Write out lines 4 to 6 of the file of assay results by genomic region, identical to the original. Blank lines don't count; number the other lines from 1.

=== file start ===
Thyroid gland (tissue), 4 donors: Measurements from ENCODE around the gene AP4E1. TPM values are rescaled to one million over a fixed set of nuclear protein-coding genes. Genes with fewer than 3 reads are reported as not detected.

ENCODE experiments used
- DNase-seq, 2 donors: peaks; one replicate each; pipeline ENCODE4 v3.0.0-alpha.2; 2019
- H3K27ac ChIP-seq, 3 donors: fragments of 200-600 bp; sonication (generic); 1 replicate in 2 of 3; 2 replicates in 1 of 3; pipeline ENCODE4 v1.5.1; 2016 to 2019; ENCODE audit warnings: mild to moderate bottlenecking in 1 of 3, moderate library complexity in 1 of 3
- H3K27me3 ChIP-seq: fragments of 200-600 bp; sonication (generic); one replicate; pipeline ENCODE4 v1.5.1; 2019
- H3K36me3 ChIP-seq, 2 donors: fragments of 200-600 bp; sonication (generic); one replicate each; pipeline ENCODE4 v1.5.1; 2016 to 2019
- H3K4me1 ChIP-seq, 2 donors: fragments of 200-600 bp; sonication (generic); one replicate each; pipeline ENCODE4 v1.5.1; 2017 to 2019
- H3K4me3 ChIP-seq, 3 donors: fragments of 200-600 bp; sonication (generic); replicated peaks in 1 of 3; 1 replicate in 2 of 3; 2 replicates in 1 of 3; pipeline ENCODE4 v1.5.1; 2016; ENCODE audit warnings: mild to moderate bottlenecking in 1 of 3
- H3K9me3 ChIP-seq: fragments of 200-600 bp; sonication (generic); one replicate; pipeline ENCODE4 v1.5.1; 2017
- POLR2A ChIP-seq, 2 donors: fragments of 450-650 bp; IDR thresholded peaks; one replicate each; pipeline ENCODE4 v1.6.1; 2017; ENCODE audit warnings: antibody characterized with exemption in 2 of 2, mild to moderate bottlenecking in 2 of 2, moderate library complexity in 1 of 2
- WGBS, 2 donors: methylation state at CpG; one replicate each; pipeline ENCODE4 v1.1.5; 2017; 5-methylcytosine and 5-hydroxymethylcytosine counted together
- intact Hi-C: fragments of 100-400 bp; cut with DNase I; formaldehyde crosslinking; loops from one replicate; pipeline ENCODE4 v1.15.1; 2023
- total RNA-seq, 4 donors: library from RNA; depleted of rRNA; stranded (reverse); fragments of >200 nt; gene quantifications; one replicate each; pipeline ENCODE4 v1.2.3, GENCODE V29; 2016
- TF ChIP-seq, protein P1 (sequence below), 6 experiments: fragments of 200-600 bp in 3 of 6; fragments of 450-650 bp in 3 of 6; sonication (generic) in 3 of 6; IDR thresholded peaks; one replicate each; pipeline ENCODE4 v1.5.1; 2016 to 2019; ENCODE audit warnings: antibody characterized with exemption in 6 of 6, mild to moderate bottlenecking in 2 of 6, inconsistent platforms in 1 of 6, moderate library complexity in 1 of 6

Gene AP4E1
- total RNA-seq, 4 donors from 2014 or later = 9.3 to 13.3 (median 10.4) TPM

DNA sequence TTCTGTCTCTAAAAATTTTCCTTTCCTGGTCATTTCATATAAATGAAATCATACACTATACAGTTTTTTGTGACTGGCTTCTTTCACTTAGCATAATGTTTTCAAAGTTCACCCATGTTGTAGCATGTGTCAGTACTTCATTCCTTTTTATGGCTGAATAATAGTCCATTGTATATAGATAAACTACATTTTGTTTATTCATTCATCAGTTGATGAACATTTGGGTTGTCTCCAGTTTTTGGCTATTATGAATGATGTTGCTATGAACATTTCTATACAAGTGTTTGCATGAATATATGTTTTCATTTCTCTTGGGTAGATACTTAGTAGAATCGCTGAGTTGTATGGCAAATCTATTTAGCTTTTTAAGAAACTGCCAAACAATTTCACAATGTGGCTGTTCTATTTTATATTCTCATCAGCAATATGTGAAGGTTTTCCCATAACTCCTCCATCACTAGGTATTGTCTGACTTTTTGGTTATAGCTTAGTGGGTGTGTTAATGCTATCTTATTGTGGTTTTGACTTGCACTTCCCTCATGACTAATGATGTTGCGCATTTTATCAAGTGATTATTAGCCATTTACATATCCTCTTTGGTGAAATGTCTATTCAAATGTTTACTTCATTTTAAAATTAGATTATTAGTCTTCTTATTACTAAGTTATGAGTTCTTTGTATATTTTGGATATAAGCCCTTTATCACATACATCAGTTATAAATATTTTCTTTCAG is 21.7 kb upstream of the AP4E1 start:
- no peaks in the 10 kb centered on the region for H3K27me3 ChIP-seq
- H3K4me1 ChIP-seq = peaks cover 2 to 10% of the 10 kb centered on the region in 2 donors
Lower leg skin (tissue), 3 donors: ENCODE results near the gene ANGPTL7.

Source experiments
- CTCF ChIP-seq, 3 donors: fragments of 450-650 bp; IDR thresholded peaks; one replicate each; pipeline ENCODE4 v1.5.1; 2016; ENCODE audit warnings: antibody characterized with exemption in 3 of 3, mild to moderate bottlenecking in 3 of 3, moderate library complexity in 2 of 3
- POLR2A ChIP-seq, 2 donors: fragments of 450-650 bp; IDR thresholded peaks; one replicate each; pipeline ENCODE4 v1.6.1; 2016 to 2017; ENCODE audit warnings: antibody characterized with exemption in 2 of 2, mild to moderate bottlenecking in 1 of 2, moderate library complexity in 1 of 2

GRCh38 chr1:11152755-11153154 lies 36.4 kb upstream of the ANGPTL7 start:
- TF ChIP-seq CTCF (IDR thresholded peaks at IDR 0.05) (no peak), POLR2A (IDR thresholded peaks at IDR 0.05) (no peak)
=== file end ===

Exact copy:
- H3K27ac ChIP-seq, 3 donors: fragments of 200-600 bp; sonication (generic); 1 replicate in 2 of 3; 2 replicates in 1 of 3; pipeline ENCODE4 v1.5.1; 2016 to 2019; ENCODE audit warnings: mild to moderate bottlenecking in 1 of 3, moderate library complexity in 1 of 3
- H3K27me3 ChIP-seq: fragments of 200-600 bp; sonication (generic); one replicate; pipeline ENCODE4 v1.5.1; 2019
- H3K36me3 ChIP-seq, 2 donors: fragments of 200-600 bp; sonication (generic); one replicate each; pipeline ENCODE4 v1.5.1; 2016 to 2019